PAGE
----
Fragment umbrea (coding for Umbrea protein) was amplified by PCR using total genomic DNA from adult D. melanogaster and primers umbrea-fwdBamHI (gcggcggatccatATGCCCAGCTCCACTTT) and umbrea-revXhoI (cgcggcctcgagGGCATTTCGTGATCGTTT). The primers contained sites for BamHI or XhoI and the PCR fragment was cloned into pET21c (Novagen/EMD Chemicals, San Diego, CA, USA).

Antibodies and chromosome immunostaining

Antisera anti-Umbrea I and III were produced against the protein encoded by the umbrea fragment described above. The His-tagged Umbrea recombinant protein was expressed in BL21(DE3) Escherichia coli cells using construct pET21c-umbrea. The protein was purified using Ni-NTA columns (Novagen) and standard procedures. The eluate fraction was used as an immunogen in two guineapigs by Pineda Antikoerper Service (Berlin, Germany). The specificity of the anti-Umbrea antibodies was tested by immunoblots using Drosophila salivary gland nuclear extract (for preparation see Lehmann and Korge 1995). Antibodies from these sera were used in chromosome staining and immunoprecipitation reactions.

Whole-mount immunostaining of salivary glands was carried out essentially as described in Siegmund and Korge (2001). Polytene chromosomes were stained as described in Lehmann and Korge (1996) using monoclonal anti-HP1 antibody (a gift of S. C. R. Elgin, Washington University, St. Louis, MO, USA.), anti-Umbrea I antiserum described above, and anti-Hip II antiserum (Schwendemann et al. 2008). Cy3-conjugated AffiniPure goat anti-guinea pig (Jackson ImmunoResearch, West Grove, PA, USA), Alexafluor 488 goat anti-rabbit IgG conjugate (Molecular Probes/Invitrogen, San Diego, CA, USA), and Cy3-conjugated goat anti-mouse (Jackson ImmunoResearch) were used as secondary antibodies. DNA was counterstained with the dye Hoechst33258. Preparations were examined with a Zeiss Axiophot fluorescence microscope and a Quantix (Photometrics) video camera. Images were processed with Photoshop 7.0.

Immunoprecipitation and direct protein interaction assays

Co-immunoprecipitation reactions containing 90 μl of salivary gland nuclear extract (preparation described in Lehmann and Korge 1995) and 50 μl each of anti-Umbrea antisera I and II were performed essentially as described in Schwendemann et al. (2008), and SDS-PAGE and immunoblotting were performed using standard procedures. Co-immunoprecipitation of HP1 and Hip was detected using anti-HP1 and anti-Hip antibodies. As a negative control, a combination of pre immune sera I and II was used in the immunoprecipitation reaction.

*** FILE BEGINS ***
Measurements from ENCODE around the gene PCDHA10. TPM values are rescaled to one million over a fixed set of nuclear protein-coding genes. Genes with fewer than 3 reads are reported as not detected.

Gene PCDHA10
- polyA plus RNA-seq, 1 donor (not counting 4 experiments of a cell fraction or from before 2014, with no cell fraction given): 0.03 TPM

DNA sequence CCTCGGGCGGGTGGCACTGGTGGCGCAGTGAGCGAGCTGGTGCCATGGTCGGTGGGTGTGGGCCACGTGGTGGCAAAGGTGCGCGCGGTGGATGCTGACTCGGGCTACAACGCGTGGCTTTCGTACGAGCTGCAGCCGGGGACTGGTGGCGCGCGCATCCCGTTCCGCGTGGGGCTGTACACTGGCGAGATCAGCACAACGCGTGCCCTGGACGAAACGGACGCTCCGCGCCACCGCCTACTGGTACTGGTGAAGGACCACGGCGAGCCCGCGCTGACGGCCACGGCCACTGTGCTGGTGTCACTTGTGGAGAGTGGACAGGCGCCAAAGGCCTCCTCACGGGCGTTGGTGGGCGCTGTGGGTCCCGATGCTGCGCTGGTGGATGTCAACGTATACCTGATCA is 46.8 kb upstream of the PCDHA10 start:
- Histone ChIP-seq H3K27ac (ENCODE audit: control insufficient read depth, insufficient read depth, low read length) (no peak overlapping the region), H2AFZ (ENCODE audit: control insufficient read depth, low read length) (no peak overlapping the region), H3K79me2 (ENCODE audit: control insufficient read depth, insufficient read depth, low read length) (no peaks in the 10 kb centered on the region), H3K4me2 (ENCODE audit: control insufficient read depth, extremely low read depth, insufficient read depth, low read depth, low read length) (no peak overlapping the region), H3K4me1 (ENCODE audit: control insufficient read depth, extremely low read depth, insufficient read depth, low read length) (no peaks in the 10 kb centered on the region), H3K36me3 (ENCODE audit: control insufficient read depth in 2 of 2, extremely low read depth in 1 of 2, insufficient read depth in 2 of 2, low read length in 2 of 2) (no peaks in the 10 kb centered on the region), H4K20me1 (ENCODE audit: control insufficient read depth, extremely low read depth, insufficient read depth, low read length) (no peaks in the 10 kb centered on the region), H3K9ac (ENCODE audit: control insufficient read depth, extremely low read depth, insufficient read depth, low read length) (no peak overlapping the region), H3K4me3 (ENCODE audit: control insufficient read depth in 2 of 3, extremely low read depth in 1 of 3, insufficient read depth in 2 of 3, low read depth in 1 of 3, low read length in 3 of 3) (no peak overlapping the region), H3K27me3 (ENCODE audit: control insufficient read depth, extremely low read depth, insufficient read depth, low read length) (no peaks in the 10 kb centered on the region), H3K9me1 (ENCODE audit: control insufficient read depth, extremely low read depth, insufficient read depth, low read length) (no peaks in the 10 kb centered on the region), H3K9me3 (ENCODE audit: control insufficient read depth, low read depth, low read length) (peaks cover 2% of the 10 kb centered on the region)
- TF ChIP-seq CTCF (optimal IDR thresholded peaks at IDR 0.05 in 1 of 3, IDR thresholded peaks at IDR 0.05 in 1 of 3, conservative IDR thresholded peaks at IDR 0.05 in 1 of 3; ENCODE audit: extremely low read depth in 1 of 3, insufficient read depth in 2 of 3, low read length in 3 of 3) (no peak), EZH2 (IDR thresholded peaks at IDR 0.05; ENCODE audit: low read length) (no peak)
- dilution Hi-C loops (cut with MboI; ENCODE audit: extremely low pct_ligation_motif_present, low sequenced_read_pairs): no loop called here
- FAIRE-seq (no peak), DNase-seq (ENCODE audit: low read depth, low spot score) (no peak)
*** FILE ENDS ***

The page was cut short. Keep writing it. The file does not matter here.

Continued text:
GST-fusion proteins of full-length (GST-Hip) and truncated forms of Hip used for different GST pull-down tests are shown in Fig. 1d and described in Schwendemann et al. (2008). The GST-HP1 fusion construct was made by cloning into pGEX2T the sequence that corresponds to HP1 amino acids 1 to 216. Umbrea constructs were made by cloning fragments that correspond to amino acids 1–19 (for GST-Umbrea-N), 20–74 (for GST-Umbrea-cs), and 75–106 (for GST-Umbrea-C) into pGEX3X. Full-length Umbrea (amino acids 1–106) was subcloned in pGEX2T. Generation of His-tagged HP1 fragments (HP1-cd-His, HP1-cs-His, HP1-hinge-His) is described in Schwendemann et al. (2008). For GST pull-down assays, His6-tagged recombinant proteins were expressed in BL21(DE3) and crude bacterial cell extracts loaded on glutathione Sepharose-4B beads (Amersham Pharmacia/GE Healthcare, Piscataway, NJ, USA) immobilized GST-fusion proteins. GST pull-down assays were performed according to standard protocols. Further details can be obtained upon request. Bound proteins were eluted and fractionated by SDS-PAGE, and the presence of His-tagged proteins was assayed by immunoblotting using anti-His tag specific antibody (Novagen).

Fig. 1
Umbrea binds directly to Hip and HP1 in vitro and the three proteins are associated with one another in a protein complex in vivo. In addition, Umbrea is a protein interaction partner of HOAP. Umbrea uses the same binding modules in Hip as HP1 and HP1 ...

To generate a GST-HOAP fusion construct the cav coding region was amplified with the primers cav-fwdBamHI (gccgcggatccATGTCGGGGACGCAAAT) and cav-revBamHI (cggccggatccTCAGGCTATTGAGGTAG) using the cav cDNA (clone LD09927 obtained from BDGP) as template. Primers contain sites for BamHI (as indicated; lowercase letters) and, after digestion with BamHI, the PCR fragment was cloned into pGEX2T (Amersham Pharmacia).